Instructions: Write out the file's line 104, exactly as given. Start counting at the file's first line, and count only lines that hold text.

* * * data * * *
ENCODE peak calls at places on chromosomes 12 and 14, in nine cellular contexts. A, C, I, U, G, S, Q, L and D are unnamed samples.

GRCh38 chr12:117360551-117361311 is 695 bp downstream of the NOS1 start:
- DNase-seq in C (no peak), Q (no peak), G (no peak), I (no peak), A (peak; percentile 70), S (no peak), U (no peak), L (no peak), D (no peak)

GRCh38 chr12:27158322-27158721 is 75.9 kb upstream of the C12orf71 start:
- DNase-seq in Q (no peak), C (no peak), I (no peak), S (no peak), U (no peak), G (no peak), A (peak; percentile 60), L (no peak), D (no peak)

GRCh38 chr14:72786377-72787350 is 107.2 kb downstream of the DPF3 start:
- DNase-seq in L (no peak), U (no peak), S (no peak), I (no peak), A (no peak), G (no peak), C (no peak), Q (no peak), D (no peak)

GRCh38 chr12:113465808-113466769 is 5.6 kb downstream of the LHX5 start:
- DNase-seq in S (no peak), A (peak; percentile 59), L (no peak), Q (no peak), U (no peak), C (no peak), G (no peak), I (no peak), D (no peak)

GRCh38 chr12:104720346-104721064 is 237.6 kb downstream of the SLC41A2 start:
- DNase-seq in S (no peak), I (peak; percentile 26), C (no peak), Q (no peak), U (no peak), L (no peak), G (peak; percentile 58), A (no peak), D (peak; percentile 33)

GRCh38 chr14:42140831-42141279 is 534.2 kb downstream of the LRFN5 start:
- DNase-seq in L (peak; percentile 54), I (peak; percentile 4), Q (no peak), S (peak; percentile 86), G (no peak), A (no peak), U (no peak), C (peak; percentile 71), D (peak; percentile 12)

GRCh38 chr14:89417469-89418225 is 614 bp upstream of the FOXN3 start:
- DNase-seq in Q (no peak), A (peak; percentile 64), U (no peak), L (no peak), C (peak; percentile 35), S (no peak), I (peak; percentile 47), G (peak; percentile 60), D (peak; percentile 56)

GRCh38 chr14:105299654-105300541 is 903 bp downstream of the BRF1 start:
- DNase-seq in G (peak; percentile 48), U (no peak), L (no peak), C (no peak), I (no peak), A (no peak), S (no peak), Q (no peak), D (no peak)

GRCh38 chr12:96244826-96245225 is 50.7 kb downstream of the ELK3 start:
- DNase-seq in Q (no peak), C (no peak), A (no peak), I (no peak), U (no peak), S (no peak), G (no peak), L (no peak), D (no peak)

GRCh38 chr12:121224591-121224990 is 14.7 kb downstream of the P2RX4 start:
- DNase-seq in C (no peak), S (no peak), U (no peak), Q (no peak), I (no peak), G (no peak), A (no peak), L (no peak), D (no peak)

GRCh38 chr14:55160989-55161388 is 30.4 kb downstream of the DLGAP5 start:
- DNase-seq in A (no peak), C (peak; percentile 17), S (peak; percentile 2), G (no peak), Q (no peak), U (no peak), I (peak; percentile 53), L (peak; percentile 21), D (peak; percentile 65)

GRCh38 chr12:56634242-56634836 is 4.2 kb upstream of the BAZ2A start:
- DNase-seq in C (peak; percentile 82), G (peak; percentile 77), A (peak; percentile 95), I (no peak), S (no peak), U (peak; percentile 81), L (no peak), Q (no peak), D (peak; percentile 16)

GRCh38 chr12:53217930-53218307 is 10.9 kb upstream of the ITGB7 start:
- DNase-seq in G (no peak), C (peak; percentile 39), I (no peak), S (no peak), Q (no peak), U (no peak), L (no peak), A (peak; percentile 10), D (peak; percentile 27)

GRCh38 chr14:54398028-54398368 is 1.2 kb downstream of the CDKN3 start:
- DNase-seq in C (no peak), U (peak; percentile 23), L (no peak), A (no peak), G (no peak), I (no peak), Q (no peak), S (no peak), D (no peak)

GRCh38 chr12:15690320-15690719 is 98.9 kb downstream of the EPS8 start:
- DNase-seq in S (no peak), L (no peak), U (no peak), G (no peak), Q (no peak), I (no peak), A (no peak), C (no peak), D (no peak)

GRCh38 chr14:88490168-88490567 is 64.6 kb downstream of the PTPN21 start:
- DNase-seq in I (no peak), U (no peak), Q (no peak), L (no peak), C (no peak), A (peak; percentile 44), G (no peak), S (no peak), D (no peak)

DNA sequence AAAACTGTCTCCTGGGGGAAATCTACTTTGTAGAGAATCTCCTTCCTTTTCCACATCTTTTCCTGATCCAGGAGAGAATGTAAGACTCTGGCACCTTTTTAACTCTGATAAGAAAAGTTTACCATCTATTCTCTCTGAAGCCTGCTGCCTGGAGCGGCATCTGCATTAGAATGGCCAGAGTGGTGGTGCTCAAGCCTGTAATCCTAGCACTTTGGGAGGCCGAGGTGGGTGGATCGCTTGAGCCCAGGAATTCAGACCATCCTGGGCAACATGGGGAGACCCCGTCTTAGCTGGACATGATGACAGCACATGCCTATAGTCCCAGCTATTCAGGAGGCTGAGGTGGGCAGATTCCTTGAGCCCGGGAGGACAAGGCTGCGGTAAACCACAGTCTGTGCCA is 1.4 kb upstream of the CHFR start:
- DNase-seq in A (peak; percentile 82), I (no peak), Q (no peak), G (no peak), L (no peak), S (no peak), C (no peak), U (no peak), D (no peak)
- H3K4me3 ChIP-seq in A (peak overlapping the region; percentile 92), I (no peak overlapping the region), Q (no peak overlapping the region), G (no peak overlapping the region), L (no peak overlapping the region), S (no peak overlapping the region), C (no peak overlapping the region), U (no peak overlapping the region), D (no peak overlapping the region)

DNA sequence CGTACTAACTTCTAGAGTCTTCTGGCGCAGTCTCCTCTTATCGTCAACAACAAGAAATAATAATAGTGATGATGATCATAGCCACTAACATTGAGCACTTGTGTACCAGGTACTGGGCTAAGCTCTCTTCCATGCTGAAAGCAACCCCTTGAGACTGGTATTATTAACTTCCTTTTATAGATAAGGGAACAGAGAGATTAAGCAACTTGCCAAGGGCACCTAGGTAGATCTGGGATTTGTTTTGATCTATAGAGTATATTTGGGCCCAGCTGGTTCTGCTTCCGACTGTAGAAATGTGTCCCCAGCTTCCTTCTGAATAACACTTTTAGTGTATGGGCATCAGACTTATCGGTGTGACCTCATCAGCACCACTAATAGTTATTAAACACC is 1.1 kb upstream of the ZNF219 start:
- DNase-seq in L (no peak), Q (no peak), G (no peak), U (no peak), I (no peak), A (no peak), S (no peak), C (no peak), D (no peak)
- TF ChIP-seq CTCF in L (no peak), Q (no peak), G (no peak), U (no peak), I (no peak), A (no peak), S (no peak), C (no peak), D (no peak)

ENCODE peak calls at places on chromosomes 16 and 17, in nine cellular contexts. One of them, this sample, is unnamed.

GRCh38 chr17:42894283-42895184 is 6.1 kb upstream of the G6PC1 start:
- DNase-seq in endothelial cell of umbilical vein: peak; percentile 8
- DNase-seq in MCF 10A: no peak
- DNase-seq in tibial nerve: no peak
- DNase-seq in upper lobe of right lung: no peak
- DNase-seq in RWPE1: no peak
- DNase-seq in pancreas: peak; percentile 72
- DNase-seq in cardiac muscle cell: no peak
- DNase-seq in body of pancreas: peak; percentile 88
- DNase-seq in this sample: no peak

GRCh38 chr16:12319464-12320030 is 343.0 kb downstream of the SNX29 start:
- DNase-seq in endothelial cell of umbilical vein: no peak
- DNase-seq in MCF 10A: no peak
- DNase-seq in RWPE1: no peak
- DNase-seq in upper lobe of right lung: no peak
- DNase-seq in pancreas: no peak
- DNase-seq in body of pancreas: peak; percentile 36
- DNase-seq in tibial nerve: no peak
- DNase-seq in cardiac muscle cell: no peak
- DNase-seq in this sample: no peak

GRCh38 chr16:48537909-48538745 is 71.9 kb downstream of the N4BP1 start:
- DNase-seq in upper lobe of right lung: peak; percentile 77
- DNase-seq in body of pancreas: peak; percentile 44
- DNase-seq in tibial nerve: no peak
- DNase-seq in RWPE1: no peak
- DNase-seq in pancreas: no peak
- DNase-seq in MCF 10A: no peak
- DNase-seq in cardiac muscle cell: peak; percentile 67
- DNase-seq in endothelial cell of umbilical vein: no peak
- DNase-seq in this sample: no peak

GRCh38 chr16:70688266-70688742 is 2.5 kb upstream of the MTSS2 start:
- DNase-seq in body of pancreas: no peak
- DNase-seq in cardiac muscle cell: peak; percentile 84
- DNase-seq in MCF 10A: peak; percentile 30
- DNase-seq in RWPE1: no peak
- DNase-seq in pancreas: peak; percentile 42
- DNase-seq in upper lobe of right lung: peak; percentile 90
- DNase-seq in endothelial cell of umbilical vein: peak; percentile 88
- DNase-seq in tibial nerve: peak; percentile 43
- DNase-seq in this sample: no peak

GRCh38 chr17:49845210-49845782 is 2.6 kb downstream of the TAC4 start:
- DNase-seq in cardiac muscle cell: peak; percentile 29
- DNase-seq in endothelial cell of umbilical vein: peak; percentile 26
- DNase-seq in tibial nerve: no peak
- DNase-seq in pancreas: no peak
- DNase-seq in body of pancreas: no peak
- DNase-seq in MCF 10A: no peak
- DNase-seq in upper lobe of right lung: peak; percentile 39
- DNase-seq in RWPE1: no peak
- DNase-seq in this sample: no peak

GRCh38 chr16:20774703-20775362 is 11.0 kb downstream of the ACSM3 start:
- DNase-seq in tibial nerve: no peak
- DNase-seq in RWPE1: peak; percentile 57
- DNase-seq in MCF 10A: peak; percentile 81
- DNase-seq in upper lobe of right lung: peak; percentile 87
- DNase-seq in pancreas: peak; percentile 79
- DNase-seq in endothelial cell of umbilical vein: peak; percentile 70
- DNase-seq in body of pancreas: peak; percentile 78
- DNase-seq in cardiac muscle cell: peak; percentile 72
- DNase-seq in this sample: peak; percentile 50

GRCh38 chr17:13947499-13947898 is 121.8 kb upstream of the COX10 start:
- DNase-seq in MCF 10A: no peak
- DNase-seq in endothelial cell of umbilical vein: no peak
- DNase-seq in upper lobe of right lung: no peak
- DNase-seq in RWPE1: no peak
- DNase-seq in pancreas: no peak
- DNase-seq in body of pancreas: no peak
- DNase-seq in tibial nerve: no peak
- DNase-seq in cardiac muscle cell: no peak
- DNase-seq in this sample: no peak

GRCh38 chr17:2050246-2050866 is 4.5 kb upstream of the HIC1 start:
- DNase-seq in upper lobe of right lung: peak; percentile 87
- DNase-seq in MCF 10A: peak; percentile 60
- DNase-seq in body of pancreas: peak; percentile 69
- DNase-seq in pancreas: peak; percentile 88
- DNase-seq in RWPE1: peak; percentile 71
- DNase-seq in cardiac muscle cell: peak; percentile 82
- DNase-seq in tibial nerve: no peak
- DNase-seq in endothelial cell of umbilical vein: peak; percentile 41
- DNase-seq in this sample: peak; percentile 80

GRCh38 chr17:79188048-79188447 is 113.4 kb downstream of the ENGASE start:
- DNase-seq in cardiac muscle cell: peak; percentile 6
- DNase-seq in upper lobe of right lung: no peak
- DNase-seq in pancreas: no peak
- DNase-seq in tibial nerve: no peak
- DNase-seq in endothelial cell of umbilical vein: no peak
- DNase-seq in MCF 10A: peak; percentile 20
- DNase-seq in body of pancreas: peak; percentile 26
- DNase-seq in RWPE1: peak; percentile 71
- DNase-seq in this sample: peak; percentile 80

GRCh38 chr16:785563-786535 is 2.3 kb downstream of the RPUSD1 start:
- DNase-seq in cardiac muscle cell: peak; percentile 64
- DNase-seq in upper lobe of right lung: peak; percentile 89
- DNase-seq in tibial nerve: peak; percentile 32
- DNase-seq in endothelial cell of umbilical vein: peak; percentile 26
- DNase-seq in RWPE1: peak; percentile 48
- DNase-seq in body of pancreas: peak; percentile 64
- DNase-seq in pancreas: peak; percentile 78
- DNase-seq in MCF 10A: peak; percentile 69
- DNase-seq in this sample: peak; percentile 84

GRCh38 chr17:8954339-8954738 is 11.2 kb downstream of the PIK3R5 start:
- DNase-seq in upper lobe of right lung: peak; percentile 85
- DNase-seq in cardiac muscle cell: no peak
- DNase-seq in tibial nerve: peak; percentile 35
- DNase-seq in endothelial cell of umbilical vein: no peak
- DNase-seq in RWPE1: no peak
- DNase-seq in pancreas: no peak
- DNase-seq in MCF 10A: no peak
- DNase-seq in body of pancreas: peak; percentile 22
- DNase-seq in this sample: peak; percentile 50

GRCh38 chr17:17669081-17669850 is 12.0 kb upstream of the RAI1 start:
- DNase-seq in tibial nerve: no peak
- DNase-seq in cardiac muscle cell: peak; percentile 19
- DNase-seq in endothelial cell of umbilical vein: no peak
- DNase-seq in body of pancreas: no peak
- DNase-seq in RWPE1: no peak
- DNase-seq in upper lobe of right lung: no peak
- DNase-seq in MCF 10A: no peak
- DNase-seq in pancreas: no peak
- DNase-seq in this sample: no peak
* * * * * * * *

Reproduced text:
- DNase-seq in upper lobe of right lung: no peak